But while this task of the ethics committees is therefore absolutely essential, it is also particularly delicate. And the difficulties arise both out of the subject itself and the nature of bioethical reflection. The subject is particularly complex and almost always requires a degree of scientific knowledge which all of our citizens do not necessarily possess. In subjects such as, for instance, genetics, nanosciences, environmental health and biodiversity, scientific expertise must be at a high level.

Secondly, the nature of bioethic reflection is another difficulty. As you know, bioethics is not an exact science which is why teaching bioethics raises so many issues. There is no such thing as "bioethical truth." Ethics are a search for enlightenment. And obviously incorporating a complex process of questioning into an already complex domain is far from easy.

In this connection, there is the matter of the way in which ethics committees work and express themselves. Should we do our utmost to arrive at a consensus or simply set out the arguments for divergent standpoints?

Quite clearly, a consensus will be difficult to come by in a pluralist and multidisciplinary assembly discussing sometimes extremely sensitive subjects. And the danger here is arriving at what can be described as a "soft" consensus. It may, of course, seem surprising that a gathering of forty people in France, whose convictions are so very different, can arrive at any form of common position.

But, in fact, there is never any need to erode anyone's sharper angles. The process consists more in revealing the strongly held point of reference at the core of each belief which surprisingly emerge as shared by all when human dignity is involved, and when there is no call for being answerable to some electorate or to the issuers of voting instructions.

I would say that in the French committee, all the members are present "intuit personae," but they are not strictly speaking representatives. It's only when there is freedom of speech for all that everyone can be heard.

But it happens that there is no way of arriving at a point of concurrence acceptable to everyone. Some members on such sensitive issues, for instance, the status of embryos, may be reluctant to commit themselves to an opinion. In that event, they are at liberty to set out their points of difference in a dissident opinion, which is published at the end of the Committee's opinion.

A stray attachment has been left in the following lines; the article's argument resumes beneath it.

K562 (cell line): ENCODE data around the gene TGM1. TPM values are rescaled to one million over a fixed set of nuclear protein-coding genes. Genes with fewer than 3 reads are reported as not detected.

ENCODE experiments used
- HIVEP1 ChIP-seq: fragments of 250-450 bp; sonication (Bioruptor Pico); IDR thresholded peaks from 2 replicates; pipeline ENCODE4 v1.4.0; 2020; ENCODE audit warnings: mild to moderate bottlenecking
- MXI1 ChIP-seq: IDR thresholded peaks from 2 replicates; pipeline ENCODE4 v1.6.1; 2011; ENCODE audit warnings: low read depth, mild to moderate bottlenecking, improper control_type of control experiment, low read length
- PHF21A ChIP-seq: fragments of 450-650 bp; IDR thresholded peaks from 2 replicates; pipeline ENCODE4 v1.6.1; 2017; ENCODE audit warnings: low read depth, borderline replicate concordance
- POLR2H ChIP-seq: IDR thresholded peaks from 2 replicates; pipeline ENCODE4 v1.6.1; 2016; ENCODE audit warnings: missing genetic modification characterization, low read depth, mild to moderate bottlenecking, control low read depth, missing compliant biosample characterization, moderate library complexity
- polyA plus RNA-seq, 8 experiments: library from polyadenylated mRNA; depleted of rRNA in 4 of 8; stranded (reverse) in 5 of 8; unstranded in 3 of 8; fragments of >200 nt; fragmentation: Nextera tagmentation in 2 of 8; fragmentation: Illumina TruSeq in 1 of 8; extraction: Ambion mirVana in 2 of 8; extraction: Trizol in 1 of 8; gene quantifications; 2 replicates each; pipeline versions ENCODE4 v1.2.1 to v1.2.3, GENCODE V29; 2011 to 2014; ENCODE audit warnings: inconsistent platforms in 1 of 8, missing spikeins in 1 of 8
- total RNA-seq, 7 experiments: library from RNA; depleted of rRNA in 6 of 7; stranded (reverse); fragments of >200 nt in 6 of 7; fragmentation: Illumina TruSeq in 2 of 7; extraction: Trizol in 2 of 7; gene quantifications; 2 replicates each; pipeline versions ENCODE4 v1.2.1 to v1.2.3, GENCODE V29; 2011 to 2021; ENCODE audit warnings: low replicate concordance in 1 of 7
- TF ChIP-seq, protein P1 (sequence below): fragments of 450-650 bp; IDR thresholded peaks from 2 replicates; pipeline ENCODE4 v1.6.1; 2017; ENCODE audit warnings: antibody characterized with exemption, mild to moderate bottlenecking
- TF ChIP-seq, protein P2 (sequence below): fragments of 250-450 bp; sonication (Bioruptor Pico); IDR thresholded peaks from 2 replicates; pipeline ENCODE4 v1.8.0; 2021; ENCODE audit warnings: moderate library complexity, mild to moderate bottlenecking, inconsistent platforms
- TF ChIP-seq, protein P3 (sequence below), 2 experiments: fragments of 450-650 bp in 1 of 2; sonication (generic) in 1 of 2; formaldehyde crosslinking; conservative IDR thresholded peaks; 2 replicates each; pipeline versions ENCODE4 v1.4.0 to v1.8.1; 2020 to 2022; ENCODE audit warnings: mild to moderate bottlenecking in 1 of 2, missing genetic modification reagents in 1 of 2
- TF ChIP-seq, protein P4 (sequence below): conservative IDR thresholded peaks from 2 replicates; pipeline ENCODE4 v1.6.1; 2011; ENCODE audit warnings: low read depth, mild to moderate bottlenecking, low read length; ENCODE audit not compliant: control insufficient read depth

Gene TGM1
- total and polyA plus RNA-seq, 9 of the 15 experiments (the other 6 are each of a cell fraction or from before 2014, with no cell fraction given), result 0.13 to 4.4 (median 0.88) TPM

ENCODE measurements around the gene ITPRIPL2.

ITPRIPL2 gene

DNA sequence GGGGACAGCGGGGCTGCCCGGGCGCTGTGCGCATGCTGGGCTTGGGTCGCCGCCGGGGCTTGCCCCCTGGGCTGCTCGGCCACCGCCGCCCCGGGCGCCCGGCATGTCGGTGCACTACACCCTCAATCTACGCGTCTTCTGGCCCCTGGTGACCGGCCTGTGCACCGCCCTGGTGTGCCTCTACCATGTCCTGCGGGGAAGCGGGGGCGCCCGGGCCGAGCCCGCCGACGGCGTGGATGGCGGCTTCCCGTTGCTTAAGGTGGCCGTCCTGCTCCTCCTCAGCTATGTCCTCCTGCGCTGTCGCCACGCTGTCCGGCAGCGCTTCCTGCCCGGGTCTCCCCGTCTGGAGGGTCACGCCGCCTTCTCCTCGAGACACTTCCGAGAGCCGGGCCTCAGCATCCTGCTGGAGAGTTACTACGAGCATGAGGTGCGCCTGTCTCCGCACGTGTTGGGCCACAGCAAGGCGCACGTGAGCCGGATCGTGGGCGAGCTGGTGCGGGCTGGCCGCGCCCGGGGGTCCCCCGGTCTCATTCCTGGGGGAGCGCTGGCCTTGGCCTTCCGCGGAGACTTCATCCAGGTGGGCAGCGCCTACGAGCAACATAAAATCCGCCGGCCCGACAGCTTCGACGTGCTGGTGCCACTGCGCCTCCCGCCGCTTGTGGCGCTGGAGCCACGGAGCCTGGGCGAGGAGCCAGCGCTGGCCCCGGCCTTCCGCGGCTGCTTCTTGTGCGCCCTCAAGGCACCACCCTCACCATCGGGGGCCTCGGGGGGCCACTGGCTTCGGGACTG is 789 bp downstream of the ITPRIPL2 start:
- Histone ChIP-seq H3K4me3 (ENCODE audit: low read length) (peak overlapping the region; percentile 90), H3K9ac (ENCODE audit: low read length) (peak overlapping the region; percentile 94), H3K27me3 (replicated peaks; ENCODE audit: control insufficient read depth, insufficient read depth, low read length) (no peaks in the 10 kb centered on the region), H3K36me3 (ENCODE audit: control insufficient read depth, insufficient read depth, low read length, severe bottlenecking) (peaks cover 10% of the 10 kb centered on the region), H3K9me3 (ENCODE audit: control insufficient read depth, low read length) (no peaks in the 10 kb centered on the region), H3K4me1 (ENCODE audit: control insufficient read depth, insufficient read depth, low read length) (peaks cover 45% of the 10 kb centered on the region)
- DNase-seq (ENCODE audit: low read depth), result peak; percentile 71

Another complicating factor for the social debate is that, of necessity, the media must be the vector for raising awareness in society. I could say, perhaps, that there is a fundamental opposition between ethical reflection and the needs of the media. The media — I don't know if it's especially in France — but I feel that the media inference revel in the sensational and stark black and white choices: that's yes or no, good or bad, true or false, et cetera.

And, clearly, bioethics issues and the opinions in the Committee cannot conform to such a pattern so that their mediatization — which is so essential to raising the awareness of society — their mediatization turn out to be extraordinarily difficult, unless a reductive presentation is considered acceptable.

CCNE French Committee has made and continues to make a very special effort aimed at the younger generations. Every year at its annual conference, youngsters are asked to participate. High school students are invited to present the fruit of their deliberations after working on various themes with their teaches in a para-disciplinary plenary approach. Their thoughts may bear on subjects as varied as organ transplantation, anonymity for gamete donors, euthanasia, end of life, et cetera. And after each of their presentations, there is a debate with the CCNE members and the public. And our committee attaches the greatest importance to these discussions with high school students as they are very close to an ideal of ethical reflection, which does not consist in the instillation of elitist knowledge, but more in "questioning the consequences of the decisions we take that will change the lives of those who survive us." [P. Le Coz]

For the younger members of our society to claim ownership of such problems shows a readiness to anticipate ethical issue rather than allow them to intrude on us and then try to deal with them a posteriori. In this respect, ethical reflection is a preferential path to exercising the responsibilities of citizenship. It's for this very reason that the philosopher, Hans Jonas, placed a concern for younger generations at the very foundation of ethics.

The fourth point I would like to raise is the issue for an ethics committee to give its reflections in an international dimension. For quite a long time, ethical reflection was confined within national borders with, as a result, a restrictive and reductive view of the issues at stake because of the single-culture approach.

In modern times, such an approach has become unacceptable. First of all, very obviously, scientific research knows nothing of frontiers, while discussion and collaboration between transnational teams is ever more frequent.

Another reason is that there has been a proliferation of ethical committees or similar structures in many countries the world over. In earlier times, they were restricted to developed countries, but increasingly their creation is spreading to developing countries. In this connection, you perhaps know that in the context of the follow-up to UNESCO's Universal Declaration, a program of support, which is called the ABC Project, which means Assisting Bioethics Committees, has been set up to help countries establish ethics committees where there are none.